Share Email Print

Journal of Biomedical Optics • Open Access

Effects of multiple scattering on fluorescence correlation spectroscopy measurements of particles moving within optically dense media

Paper Abstract

Fluorescence correlation spectroscopy (FCS) is increasingly being used to assess the movement of particles diffusing in complex, optically dense surroundings, in which case measurement conditions may complicate data interpretation. It is considered how a single-photon FCS measurement can be affected if the sample properties result in scattering of the incident light. FCS autocorrelation functions of Atto 488 dye molecules diffusing in solutions of polystyrene beads are measured, which acted as scatterers. Data indicated that a scattering-linked increase in the illuminated volume, as much as two fold, resulted in minimal increase in diffusivity. To analyze the illuminated beam profile, Monte-Carlo simulations were employed, which indicated a larger broadening of the beam along the axial than the radial directions, and a reduction of the incident intensity at the focal point. The broadening of the volume in the axial direction has only negligible effect on the measured diffusion time, since intensity fluctuations due to diffusion events in the radial direction are dominant in FCS measurements. Collectively, results indicate that multiple scattering does not result in FCS measurement artifacts and thus, when sufficient signal intensity is attainable, single-photon FCS can be a useful technique for measuring probe diffusivity in optically dense media.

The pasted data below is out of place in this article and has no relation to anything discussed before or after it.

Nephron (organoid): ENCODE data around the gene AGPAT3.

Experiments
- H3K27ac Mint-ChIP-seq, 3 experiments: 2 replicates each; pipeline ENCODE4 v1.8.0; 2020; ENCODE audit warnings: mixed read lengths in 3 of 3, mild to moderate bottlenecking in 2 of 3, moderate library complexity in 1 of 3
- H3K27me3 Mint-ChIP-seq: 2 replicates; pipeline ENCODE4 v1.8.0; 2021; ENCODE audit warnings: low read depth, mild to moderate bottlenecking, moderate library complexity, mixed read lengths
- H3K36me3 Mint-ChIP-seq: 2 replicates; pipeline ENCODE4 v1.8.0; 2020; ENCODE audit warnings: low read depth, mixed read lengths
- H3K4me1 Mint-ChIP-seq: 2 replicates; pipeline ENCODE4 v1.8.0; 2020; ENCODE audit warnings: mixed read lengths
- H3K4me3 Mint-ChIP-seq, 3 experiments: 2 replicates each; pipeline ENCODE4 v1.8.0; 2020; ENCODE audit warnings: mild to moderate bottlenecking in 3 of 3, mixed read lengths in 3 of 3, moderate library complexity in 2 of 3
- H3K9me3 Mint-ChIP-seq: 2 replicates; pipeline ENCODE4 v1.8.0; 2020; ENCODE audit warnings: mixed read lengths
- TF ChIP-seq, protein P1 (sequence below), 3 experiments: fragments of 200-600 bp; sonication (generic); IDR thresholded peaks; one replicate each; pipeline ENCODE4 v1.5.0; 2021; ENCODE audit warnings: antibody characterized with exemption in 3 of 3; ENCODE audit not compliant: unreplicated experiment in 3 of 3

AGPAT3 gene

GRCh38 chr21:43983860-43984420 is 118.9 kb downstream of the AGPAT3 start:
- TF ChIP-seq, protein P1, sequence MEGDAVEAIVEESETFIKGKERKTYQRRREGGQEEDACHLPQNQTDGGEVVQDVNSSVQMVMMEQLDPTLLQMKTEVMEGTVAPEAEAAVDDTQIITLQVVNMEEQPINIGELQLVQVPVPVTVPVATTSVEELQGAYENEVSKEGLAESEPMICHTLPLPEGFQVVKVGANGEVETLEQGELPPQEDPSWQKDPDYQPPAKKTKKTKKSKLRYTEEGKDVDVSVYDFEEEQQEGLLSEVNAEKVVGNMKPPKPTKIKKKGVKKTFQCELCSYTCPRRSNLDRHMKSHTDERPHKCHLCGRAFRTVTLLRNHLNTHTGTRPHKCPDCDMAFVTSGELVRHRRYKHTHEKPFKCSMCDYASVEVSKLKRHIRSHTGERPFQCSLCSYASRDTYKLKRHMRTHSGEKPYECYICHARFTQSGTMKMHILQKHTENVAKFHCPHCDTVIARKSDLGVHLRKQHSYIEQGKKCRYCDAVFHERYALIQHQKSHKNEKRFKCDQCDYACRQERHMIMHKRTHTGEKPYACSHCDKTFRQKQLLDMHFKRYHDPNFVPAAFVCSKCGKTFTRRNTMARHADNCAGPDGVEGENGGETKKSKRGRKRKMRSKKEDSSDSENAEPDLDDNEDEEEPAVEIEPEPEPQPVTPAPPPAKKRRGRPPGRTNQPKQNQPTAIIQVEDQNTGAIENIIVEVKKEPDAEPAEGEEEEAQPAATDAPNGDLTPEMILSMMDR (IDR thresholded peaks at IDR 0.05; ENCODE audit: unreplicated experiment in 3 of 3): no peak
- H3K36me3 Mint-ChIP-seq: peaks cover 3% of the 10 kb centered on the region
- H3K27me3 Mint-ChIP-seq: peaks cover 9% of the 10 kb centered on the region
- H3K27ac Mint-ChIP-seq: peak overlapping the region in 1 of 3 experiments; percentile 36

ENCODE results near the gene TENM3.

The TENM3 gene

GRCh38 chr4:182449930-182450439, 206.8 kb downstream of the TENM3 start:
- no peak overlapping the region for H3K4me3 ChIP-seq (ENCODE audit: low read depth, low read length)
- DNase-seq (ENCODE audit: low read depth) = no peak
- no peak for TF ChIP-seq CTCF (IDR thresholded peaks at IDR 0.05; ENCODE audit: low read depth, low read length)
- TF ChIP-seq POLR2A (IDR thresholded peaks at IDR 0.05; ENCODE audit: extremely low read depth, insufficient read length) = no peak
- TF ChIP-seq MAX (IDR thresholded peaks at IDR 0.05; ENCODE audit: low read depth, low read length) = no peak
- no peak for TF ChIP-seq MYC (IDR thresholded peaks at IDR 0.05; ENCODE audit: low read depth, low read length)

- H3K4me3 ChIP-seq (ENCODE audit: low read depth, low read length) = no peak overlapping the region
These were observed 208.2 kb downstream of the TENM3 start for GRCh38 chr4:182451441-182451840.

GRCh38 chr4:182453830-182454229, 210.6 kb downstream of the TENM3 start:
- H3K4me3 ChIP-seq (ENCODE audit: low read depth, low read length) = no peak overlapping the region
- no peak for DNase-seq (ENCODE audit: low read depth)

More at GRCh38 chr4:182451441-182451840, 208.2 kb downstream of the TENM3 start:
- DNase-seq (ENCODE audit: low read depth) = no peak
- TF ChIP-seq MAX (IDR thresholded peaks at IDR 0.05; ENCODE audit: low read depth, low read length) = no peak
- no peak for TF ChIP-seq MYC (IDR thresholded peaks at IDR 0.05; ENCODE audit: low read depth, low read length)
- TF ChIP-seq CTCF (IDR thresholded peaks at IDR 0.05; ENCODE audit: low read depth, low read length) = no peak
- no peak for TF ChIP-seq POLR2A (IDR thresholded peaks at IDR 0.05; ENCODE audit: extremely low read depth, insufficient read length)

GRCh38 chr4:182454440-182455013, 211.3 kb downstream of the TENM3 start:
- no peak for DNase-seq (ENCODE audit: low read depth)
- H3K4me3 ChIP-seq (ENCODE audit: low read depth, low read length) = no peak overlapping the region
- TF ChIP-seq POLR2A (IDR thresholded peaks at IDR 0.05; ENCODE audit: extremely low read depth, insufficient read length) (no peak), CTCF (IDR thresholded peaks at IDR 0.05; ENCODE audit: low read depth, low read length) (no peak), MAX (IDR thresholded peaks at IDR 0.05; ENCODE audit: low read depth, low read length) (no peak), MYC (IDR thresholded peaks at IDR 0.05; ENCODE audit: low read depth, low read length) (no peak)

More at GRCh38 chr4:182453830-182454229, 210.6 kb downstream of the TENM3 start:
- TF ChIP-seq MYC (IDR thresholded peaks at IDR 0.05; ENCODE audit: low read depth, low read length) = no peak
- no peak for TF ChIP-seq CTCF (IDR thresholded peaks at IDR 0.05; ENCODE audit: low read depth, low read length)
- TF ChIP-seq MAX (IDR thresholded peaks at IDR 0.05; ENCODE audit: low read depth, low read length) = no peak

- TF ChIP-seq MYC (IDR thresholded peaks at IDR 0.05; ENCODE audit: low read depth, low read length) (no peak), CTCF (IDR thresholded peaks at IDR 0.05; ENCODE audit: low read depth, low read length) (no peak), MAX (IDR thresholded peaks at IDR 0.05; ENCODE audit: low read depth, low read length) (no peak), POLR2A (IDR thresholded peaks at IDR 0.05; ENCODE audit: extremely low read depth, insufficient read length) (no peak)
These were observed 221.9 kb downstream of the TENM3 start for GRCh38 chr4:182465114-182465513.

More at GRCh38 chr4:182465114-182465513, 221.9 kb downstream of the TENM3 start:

Paper Details

Date Published: 4 December 2012
PDF: 9 pages
J. Biomed. Opt. 17(12) 125004 doi: 10.1117/1.JBO.17.12.125004
Published in: Journal of Biomedical Optics Volume 17, Issue 12
Show Author Affiliations
Silviya Zustiak, National Institutes of Health (United States)
Jason D. Riley, National Institutes of Health (United States)
Hacene Boukari, Delaware State Univ. (United States)
Amir Gandjbakhche, National Institutes of Health (United States)
Ralph J. Nossal, National Institutes of Health (United States)

© SPIE. Terms of Use
Back to Top